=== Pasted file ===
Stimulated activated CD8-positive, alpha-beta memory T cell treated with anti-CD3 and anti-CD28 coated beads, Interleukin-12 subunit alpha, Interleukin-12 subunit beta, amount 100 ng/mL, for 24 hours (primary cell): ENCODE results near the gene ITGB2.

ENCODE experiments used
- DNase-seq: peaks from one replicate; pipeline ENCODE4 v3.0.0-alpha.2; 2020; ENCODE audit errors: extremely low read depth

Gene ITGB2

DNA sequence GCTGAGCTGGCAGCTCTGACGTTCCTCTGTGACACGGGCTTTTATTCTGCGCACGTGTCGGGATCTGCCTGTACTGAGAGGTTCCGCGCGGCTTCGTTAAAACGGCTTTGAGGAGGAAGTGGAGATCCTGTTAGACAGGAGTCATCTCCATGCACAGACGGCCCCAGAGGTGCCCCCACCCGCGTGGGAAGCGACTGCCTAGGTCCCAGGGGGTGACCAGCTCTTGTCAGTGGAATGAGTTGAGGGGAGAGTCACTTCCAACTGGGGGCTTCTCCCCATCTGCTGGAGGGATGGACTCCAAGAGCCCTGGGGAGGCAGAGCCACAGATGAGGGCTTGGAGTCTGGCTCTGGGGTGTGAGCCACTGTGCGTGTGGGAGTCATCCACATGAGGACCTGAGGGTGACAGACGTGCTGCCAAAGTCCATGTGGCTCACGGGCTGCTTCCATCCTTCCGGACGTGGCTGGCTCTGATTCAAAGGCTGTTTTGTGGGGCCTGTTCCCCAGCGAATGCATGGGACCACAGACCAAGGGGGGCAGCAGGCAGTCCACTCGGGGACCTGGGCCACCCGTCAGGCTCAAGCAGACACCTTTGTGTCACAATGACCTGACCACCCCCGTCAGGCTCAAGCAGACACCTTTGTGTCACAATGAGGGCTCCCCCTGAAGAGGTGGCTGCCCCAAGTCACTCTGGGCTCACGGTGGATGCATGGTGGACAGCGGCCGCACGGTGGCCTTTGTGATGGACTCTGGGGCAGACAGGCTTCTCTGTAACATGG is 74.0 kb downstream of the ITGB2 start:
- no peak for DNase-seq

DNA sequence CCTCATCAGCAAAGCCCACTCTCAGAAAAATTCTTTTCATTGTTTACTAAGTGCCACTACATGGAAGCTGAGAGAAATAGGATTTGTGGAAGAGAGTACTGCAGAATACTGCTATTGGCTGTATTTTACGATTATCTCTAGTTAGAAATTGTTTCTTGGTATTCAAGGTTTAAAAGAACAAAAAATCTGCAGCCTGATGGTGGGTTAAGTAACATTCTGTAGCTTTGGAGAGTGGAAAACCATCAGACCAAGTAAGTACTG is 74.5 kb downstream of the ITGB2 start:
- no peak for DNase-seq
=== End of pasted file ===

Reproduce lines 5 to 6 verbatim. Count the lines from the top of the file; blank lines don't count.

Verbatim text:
DNA sequence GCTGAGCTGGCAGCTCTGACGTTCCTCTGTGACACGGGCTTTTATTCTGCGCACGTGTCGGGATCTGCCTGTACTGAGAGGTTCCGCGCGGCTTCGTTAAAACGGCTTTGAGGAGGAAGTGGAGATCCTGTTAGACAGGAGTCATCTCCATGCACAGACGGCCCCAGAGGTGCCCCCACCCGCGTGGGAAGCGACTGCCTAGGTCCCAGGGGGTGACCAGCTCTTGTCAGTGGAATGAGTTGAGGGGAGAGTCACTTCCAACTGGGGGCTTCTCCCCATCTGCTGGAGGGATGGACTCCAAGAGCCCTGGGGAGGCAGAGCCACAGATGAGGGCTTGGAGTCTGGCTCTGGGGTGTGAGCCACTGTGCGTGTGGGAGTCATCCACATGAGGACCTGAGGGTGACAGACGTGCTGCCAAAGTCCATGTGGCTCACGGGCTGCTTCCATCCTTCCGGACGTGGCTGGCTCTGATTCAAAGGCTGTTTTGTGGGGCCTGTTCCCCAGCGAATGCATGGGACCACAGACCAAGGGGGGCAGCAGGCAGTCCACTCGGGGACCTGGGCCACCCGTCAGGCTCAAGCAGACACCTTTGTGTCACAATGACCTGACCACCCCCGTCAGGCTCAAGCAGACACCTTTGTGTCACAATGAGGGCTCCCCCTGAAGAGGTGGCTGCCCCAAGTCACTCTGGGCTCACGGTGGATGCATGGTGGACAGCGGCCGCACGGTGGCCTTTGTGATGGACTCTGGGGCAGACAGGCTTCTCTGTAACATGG is 74.0 kb downstream of the ITGB2 start:
- no peak for DNase-seq